United Kingdom (PRWEB) June 08, 2013
A team of runners spent the better part of May 2013 on a 965 km (600 mile) run to promote drug-free living—the Marathon for a Drug-Free UK.
The initiative was held under the banner of the Truth About Drugs, a program supported by the Church of Scientology that raises awareness of drugs and their effects.
The Brighton-to-Edinburgh run was the equivalent a “marathon squared”— an average of 37 km (26 miles) a day for 26 days.
The marathon began at the Brighton coast on April 26—a typical windy and rainy spring day. The local mayor and a councilor were the first to sign the runners’ drug-free pledge. The Jive Aces, Britain’s own number one jive and swing band, gave the team a rousing send-off.
First stop, the village of North Chailey, 16 km (10 miles) north, for the first of dozens of drug education lectures held at local schools along the way.
The marathon team ran through Croydon, Brixton, Coventry, Birmingham, Wolverhampton, Crewe, Chester, Birkenhead and Liverpool, crossed the border to Scotland at Jedburgh and arrived at the finishing line at Edinburgh Castle on May 22.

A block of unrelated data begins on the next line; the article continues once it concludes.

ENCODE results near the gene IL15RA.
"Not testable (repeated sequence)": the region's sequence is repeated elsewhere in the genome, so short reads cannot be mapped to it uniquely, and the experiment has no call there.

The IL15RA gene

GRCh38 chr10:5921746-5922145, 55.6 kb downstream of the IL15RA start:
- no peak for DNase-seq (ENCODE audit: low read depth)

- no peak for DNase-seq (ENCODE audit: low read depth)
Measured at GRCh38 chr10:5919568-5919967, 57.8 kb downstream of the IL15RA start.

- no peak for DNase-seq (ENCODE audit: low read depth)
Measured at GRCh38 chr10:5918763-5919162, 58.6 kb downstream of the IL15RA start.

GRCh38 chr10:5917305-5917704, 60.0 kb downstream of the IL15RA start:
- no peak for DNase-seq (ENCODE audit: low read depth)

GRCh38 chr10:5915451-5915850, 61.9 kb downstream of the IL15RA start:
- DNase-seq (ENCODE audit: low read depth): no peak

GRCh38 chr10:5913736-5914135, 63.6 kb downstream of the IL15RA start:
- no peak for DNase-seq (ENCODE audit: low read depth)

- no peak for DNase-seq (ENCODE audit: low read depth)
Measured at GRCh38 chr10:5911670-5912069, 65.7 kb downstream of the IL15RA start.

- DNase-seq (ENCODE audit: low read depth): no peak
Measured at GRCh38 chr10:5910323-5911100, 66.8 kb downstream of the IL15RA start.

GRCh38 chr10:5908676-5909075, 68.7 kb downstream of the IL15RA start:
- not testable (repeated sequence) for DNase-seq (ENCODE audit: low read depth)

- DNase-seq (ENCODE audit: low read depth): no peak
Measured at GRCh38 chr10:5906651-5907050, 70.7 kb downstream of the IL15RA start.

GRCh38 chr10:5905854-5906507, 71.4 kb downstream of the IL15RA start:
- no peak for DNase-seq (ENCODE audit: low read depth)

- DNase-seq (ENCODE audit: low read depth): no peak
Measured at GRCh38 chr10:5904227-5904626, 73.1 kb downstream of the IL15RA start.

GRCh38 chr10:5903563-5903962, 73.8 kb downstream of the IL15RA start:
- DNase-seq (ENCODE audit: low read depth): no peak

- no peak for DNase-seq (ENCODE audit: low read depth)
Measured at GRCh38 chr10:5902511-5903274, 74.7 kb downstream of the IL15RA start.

They reached some 2,800 youth with their drug-free message and distributed more than 70,000 copies of the drug education booklet The Truth About Drugs.
The Church of Scientology has published a brochure, Scientology: How We Help—The Truth About Drugs, Creating a Drug-Free World, to meet requests for more information about the drug education and prevention initiative it supports. To learn more or read a copy of the brochure, visit the Scientology website.
Scientology Founder L. Ron Hubbard wrote, “The planet has hit a barrier which prevents any widespread social progress—drugs and other biochemical substances. These can put people into a condition which not only prohibits and destroys physical health but which can prevent any stable advancement in mental or spiritual well-being.”
The Church of Scientology supports the Truth About Drugs, one of the world’s largest nongovernmental drug education and prevention campaigns. It has been conclusively proven that when young people are provided with the truth about drugs—factual information on what drugs are and what they do—usage rates drop commensurately.